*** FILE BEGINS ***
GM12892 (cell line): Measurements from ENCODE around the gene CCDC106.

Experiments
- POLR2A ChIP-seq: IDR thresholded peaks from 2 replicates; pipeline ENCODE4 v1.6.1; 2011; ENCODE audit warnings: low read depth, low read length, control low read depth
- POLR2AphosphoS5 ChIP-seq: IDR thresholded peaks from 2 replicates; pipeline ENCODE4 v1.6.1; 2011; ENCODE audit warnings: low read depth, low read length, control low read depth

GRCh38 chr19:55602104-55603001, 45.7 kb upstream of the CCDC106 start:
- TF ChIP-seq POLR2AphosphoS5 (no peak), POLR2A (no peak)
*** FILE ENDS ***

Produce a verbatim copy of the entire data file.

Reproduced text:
GM12892 (cell line): Measurements from ENCODE around the gene CCDC106.

Experiments
- POLR2A ChIP-seq: IDR thresholded peaks from 2 replicates; pipeline ENCODE4 v1.6.1; 2011; ENCODE audit warnings: low read depth, low read length, control low read depth
- POLR2AphosphoS5 ChIP-seq: IDR thresholded peaks from 2 replicates; pipeline ENCODE4 v1.6.1; 2011; ENCODE audit warnings: low read depth, low read length, control low read depth

GRCh38 chr19:55602104-55603001, 45.7 kb upstream of the CCDC106 start:
- TF ChIP-seq POLR2AphosphoS5 (no peak), POLR2A (no peak)